The following document assesses the possibility of using JWT (pronounced โ€œjotโ€) as a token exchange mechanism for APIs.


JWT, short for JSON Web Tokens, is a compact and self-contained way of transmitting secure information between two parties. This information can be trusted because it is digitally signed, which means that its integrity can be verified, and any tampering with the data in transit can be identified. JWTs can be signed using a secret or a public/private key pair. Key points:


JWT is designed to be used primarily for authentication and information exchange. For example, the client can send username and password for authenticating with the server, the server checks the credentials and responds with a JWT. The client then sends the received JWT with every request, which the server processes and grants further access.

JSON web tokens client-server flow diagram
Enlargeโ€” JSON web tokens client-server flow diagram

Token Structure

The JWT token consists of three basic parts: a header, a payload, and a signature. These three components taken together and separated by โ€œ.โ€ form the complete token. As follows:


Header: The header can contain a set of predefined key/value pairs which describe the token itself. Two that are commonly used are typ and alg, defining the type of token and algorithm used, respectively. For example:

{ "alg": "HS256", "typ": "JWT" }

This JSON is then Base64URL encoded to form the first part of the token.

Payload: The second part of the token is the payload, which contains the actual data. This part contains data in the form of claims, which are statements about the data. There are 3 types of claims. For example:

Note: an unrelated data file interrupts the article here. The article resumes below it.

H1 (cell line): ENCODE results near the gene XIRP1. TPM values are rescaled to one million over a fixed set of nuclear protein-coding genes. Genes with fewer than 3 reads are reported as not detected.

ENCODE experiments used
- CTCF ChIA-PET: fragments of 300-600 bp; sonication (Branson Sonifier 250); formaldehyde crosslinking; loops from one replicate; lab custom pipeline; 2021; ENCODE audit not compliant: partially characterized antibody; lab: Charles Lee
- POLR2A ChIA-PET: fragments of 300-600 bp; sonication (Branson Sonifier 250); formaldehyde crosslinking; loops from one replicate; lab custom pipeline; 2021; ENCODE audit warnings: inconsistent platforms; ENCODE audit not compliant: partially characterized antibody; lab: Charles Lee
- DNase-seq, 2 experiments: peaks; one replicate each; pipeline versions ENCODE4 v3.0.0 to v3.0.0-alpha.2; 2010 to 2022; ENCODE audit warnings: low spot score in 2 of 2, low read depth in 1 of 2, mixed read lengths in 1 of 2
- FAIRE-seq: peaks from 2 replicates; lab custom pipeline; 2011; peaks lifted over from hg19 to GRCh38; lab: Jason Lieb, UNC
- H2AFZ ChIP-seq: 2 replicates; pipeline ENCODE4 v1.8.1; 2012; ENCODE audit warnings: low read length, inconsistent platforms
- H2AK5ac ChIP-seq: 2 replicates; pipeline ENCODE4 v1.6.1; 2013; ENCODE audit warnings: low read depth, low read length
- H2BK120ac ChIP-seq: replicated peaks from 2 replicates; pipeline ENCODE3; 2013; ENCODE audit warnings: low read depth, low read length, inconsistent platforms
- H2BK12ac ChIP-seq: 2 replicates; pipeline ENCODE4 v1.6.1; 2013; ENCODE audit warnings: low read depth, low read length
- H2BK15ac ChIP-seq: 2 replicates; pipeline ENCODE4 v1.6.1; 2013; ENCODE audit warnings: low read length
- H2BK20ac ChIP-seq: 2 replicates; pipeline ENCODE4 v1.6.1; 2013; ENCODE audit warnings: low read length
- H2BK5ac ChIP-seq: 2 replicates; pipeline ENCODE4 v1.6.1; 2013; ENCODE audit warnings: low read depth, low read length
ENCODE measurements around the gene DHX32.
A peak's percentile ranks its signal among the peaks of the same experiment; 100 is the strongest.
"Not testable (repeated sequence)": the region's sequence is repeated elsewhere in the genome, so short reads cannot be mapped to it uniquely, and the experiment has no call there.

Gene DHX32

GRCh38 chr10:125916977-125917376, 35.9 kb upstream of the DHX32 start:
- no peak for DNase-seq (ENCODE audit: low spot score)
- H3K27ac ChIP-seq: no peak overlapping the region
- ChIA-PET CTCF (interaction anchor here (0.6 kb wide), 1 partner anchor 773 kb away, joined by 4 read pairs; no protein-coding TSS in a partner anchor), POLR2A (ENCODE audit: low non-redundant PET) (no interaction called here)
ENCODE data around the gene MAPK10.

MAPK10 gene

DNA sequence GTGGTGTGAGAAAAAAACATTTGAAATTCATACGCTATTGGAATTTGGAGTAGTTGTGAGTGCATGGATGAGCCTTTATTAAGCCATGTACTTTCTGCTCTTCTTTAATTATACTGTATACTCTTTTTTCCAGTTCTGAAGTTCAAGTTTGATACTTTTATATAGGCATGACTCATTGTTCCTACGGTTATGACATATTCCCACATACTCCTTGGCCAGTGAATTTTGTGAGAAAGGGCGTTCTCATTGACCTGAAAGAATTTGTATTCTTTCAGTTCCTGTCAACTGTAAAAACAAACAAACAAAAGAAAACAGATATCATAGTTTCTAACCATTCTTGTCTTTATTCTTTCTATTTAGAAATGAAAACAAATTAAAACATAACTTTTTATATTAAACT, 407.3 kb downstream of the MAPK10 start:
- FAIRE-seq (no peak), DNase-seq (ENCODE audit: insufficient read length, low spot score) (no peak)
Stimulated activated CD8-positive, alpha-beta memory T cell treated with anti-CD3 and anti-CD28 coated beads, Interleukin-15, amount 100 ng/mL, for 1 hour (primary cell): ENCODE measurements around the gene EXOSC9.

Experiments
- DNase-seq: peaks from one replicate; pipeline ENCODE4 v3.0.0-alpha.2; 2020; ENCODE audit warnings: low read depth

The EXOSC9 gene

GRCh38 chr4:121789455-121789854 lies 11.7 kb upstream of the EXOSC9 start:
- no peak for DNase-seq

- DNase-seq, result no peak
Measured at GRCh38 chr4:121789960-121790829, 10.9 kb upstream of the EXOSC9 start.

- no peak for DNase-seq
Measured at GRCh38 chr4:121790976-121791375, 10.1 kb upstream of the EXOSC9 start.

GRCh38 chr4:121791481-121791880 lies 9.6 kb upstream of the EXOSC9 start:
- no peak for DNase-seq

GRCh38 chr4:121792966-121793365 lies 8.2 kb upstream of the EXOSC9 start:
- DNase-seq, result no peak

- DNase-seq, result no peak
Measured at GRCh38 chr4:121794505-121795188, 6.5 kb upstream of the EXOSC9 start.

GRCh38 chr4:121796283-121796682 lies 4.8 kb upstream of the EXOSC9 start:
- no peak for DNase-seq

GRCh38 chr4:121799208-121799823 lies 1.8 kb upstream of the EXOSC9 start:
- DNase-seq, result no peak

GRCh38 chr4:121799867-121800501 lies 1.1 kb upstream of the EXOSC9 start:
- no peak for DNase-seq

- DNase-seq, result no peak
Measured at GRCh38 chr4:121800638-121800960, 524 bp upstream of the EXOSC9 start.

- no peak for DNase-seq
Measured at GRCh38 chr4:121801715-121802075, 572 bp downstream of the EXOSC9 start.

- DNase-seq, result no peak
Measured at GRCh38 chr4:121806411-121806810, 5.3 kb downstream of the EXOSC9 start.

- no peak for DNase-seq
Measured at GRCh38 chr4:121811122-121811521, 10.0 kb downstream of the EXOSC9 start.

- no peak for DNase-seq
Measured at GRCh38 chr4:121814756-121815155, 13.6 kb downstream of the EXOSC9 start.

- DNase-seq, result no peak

{ "sub": "123456789", "name": "Ayush Sharma", "admin": true }

This JSON is then Base64URL encoded to form the second part of the token.

Signature: To create the signature of the token, the encoded header, the encoded payload, and a secret are taken and run through the algorithm specified in the header. For example:

HMACSHA256 ( encodedHeader . encodedPayload, secret )

This signature is the checksum of the token. When a token is received, you can verify this signature, which ensures that the token was not tampered with during transit.

The encoded header, the encoded payload, and the signature, taken together, form the complete JWT.



More information about JWTs can be found on the official website: The website also contains a playground where you can create and test JWTs.

Keep in mind that JWT is not a replacement for standard token mechanism. It is a token format designed to add a little more meaning to tokens rather than creating random string tokens and checking them in the database.

Happy coding :)